U.S. mail suspended

Hawai'i’s borders remain closed to Air New Zealand and until the state resumes the air route, Samoa will not be able to receive postage from the United States.

The Chief Executive Officer (C.E.O.) for the Samoa Post in Apia, Tupa’i Tupe Ualolo Nan-Yan, told the Samoa Observer incoming U.S. mail will resume when Hawai’i allows Air New Zealand flights to depart Honolulu carrying U.S. mail.

“All mail is being accepted, except for mail incoming from the United States. There is no incoming mail from the U.S. because it depends on whether the borders are open or closed,” Tupa’i said.

“And the closure applies to all incoming and outgoing mail between New Zealand and Hawai'i.”

U.S. mail, she explained, travels from various locations in the United States to the U.S. Postal Service mail processing facility in Honolulu.

From Honolulu, the mail is transported to New Zealand or Fiji on an Air New Zealand flight.

The mail is then flown from New Zealand or Fiji to Samoa.

While incoming mail from the U.S. has ceased, Tupa’i said all outgoing mail from Samoa is fine.

The Observer understands that there has been U.S. mail that was en route to Samoa but was returned to its sender.

People in the U.S. cannot send mail to Samoa but anyone in Samoa can send mail to the United States.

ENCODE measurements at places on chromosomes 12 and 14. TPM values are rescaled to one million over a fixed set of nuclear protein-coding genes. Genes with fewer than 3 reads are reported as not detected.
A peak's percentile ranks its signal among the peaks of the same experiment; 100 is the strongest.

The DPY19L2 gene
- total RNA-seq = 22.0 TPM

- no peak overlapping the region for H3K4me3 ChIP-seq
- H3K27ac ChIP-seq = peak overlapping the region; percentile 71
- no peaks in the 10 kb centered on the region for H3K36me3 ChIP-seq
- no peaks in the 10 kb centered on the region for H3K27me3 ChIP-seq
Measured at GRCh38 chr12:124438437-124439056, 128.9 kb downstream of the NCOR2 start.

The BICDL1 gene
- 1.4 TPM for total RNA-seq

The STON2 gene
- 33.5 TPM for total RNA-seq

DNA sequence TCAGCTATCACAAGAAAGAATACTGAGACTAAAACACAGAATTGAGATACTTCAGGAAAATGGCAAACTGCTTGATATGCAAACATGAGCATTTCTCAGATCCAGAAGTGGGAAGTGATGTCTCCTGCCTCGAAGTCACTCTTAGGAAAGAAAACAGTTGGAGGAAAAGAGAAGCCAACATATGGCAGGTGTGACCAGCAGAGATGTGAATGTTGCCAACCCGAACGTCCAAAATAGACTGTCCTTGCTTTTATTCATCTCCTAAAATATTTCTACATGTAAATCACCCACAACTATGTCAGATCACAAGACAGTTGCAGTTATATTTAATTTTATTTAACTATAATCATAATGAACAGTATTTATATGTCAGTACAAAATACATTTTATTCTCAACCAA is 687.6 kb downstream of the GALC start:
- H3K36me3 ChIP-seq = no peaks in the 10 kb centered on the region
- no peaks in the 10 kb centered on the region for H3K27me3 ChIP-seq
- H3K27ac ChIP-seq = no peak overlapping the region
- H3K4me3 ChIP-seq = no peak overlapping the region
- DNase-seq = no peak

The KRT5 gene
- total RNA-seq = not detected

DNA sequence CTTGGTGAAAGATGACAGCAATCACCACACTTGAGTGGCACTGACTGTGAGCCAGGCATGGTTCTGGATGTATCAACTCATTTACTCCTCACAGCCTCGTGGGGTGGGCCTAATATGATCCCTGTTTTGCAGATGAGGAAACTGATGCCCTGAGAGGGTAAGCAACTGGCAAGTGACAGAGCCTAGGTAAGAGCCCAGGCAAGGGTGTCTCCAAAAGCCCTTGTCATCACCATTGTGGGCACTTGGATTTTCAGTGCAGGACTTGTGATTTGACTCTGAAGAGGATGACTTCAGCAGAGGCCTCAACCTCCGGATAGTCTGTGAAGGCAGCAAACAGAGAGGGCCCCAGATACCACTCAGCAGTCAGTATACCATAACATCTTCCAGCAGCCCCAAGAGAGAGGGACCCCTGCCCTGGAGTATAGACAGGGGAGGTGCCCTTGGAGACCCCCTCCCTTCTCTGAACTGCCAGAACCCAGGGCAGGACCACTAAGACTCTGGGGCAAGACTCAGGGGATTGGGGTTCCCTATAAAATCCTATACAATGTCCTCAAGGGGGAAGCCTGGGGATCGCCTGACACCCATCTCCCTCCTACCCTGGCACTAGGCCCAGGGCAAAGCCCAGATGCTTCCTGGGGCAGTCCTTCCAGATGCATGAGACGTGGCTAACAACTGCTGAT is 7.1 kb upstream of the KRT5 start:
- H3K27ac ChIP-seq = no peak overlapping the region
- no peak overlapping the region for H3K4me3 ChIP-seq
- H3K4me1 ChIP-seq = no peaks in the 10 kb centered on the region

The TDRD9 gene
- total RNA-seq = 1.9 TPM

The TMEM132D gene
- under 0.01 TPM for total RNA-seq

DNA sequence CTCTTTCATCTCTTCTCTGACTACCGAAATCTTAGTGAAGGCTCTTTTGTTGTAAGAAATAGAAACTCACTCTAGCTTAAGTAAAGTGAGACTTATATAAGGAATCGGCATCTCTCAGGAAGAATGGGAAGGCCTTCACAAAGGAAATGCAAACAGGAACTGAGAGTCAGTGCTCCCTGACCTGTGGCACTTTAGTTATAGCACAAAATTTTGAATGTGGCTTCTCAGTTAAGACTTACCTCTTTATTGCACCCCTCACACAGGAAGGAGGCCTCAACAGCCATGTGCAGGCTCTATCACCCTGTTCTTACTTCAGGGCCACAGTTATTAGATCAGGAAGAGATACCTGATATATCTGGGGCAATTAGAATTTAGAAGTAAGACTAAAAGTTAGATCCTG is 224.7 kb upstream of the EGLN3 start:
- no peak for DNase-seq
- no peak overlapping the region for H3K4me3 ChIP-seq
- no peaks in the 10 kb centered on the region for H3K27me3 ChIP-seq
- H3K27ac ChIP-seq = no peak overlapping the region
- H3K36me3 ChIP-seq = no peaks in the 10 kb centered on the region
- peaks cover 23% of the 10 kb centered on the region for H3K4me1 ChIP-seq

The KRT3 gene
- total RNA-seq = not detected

Samoa Post has a courier on Air New Zealand that travels to Los Angeles carrying mail from Samoa.

Samoa is currently receiving mail from other countries, apart from the U.S.

Mail from Australia is flown to New Zealand and then reaches Samoa. 

Tupa’i reports that there is still incoming mail from Australia and New Zealand to Samoa but the traffic has decreased.

Mail from the U.S., however, is suspended indefinitely.

Currently, Honolulu is not among Air New Zealand's listed long haul service flights.

There is no way to determine when Samoa will be able to receive U.S. mail, said Tupa'i.

Bg pattern light


Subscribe to Samoa Observer Online

Enjoy access to over a thousand articles per month, on any device as well as feature-length investigative articles.

Ready to signup?